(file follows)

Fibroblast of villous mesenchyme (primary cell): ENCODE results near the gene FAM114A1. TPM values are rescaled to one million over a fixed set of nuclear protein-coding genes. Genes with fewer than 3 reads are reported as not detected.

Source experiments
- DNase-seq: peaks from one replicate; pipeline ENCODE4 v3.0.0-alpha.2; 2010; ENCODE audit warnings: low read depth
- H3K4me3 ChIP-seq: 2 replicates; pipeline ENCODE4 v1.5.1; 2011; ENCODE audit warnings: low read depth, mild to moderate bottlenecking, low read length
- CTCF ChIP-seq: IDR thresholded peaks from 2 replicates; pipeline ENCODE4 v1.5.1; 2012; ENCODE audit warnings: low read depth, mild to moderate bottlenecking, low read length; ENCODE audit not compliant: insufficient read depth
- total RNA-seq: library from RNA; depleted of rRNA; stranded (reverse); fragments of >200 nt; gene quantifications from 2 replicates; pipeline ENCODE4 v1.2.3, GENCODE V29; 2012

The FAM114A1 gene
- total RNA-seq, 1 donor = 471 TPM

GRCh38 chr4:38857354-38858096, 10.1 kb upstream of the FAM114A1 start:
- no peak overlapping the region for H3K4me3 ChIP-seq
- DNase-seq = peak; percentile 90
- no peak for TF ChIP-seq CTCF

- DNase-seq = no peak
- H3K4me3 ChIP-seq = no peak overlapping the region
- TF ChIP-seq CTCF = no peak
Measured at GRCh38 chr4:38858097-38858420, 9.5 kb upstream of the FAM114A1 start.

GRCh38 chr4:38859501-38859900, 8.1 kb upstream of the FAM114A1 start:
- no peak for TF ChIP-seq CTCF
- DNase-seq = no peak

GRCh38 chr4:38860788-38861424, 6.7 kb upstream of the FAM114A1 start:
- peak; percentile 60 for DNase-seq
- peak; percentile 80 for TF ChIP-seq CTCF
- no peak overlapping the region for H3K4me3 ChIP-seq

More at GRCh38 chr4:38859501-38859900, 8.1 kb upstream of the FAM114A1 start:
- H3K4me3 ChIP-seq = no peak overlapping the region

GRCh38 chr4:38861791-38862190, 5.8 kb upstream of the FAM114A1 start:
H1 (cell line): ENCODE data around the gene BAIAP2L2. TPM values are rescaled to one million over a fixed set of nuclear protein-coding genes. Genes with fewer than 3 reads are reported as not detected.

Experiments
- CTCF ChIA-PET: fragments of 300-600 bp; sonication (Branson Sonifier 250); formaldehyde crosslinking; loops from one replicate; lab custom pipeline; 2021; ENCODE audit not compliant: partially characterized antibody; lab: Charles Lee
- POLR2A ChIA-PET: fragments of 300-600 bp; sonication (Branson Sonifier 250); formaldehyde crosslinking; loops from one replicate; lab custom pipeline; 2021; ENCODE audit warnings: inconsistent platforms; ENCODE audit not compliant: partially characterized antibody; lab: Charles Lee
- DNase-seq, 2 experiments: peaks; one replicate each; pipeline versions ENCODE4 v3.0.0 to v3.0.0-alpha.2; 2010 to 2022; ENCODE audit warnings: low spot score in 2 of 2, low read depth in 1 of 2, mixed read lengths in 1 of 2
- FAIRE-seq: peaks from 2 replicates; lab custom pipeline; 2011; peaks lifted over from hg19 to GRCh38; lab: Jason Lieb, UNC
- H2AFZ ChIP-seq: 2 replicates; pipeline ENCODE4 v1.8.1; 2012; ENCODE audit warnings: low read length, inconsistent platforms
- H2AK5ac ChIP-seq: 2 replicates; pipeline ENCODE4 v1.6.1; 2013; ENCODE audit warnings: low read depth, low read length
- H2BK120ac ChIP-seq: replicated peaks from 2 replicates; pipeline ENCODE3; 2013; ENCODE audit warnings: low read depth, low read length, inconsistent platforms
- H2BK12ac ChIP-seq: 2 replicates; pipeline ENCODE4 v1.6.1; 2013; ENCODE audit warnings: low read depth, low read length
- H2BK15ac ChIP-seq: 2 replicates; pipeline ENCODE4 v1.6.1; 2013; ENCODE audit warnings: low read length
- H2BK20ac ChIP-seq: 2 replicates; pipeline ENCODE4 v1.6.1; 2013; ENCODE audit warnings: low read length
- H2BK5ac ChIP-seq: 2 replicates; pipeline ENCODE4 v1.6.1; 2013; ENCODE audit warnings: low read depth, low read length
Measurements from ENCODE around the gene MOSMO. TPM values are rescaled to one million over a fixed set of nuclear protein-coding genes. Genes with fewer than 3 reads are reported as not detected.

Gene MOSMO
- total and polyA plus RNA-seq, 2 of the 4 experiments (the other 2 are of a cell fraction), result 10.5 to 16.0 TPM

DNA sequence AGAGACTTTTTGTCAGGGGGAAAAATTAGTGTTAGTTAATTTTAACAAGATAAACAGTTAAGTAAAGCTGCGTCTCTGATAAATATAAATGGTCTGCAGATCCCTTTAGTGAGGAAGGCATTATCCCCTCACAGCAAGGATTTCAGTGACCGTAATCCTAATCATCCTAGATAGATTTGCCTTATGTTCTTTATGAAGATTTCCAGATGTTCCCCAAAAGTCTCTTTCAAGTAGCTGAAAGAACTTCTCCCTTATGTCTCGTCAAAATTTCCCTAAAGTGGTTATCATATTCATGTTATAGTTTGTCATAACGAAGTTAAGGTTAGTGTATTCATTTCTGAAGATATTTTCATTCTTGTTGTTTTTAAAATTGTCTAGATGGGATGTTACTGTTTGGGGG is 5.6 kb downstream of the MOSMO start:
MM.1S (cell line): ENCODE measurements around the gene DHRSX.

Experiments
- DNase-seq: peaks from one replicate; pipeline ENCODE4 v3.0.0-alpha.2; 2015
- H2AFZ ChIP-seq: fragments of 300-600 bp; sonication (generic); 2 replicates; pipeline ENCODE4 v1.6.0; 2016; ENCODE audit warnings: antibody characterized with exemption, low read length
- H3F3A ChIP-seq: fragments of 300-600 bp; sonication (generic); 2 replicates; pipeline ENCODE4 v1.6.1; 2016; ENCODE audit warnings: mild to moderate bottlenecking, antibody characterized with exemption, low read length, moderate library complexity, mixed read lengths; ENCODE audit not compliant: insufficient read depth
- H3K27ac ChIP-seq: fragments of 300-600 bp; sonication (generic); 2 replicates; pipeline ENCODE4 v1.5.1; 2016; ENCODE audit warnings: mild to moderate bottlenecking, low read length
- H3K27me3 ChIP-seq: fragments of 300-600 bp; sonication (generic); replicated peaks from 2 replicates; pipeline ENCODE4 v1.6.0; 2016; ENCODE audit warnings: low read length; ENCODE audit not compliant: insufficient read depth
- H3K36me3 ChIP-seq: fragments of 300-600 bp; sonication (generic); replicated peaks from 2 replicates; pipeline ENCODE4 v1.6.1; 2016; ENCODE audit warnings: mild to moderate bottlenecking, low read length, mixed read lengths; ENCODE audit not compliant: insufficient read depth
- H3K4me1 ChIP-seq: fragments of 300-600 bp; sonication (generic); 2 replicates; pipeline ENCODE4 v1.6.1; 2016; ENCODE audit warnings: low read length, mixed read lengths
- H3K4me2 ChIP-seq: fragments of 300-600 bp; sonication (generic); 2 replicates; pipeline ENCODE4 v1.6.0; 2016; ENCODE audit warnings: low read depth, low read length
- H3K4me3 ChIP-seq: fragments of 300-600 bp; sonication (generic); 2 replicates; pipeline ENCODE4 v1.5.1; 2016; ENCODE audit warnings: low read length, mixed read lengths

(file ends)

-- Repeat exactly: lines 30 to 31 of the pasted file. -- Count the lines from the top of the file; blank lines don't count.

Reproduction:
- POLR2A ChIA-PET: fragments of 300-600 bp; sonication (Branson Sonifier 250); formaldehyde crosslinking; loops from one replicate; lab custom pipeline; 2021; ENCODE audit warnings: inconsistent platforms; ENCODE audit not compliant: partially characterized antibody; lab: Charles Lee
- DNase-seq, 2 experiments: peaks; one replicate each; pipeline versions ENCODE4 v3.0.0 to v3.0.0-alpha.2; 2010 to 2022; ENCODE audit warnings: low spot score in 2 of 2, low read depth in 1 of 2, mixed read lengths in 1 of 2